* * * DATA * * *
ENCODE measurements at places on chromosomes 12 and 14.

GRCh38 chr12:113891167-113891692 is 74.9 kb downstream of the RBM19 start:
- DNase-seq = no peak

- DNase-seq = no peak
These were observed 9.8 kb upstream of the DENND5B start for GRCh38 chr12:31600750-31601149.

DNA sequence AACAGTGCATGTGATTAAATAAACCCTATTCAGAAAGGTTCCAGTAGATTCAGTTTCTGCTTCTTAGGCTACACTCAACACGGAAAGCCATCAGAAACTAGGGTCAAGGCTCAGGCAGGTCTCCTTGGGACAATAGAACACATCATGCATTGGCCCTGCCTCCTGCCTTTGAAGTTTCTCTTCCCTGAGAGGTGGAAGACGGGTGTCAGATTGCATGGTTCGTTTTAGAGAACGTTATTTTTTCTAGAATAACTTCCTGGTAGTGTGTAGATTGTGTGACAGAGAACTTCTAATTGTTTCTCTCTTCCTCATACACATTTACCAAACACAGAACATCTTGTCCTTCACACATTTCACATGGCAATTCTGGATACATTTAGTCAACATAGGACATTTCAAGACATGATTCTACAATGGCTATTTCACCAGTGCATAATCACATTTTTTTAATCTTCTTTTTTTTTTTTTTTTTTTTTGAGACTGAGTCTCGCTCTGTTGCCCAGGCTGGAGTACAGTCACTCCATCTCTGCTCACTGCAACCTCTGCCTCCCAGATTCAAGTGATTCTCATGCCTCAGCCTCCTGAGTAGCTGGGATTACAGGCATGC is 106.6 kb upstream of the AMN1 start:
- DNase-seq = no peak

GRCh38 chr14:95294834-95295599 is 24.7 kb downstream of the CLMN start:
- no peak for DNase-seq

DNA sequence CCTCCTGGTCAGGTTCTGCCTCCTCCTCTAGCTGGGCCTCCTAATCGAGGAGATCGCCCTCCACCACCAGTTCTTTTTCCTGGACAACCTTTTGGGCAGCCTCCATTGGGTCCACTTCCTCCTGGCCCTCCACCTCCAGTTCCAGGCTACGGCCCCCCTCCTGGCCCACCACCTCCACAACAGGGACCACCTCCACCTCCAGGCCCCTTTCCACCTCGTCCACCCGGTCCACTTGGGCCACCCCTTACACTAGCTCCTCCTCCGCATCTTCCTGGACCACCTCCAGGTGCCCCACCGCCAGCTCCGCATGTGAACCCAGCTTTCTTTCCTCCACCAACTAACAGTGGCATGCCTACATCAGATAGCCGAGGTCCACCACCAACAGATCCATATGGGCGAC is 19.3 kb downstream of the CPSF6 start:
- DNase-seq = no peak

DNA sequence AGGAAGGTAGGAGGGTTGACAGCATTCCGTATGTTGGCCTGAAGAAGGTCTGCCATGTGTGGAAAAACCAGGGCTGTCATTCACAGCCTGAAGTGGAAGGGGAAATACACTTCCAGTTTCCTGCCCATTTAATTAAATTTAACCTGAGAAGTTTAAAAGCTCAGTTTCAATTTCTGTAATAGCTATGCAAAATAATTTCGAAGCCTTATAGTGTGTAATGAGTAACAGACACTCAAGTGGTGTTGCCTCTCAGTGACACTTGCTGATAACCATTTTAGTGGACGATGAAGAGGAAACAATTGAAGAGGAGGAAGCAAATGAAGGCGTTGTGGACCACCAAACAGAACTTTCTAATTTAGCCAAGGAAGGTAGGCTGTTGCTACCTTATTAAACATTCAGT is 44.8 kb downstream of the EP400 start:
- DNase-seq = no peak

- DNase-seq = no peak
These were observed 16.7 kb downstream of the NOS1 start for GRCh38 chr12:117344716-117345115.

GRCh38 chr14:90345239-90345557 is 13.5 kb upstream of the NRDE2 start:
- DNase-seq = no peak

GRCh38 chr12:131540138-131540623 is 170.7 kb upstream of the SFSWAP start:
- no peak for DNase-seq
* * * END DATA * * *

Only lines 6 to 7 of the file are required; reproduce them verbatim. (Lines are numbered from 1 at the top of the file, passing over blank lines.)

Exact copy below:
DNA sequence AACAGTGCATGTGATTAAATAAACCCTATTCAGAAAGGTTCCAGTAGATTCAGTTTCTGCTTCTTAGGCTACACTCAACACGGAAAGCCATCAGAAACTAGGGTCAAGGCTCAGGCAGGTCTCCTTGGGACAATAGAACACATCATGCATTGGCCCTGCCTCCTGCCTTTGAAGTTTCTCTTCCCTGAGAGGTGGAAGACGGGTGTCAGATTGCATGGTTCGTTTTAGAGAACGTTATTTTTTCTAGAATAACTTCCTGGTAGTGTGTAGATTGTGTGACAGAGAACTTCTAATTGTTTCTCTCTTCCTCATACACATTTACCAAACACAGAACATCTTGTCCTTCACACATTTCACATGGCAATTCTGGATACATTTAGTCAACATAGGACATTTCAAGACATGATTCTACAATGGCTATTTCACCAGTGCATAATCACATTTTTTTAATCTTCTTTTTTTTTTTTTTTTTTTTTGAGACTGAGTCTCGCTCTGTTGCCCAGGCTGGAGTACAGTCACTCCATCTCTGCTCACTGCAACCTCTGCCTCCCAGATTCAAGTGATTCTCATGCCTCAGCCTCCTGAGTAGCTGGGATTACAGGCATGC is 106.6 kb upstream of the AMN1 start:
- DNase-seq = no peak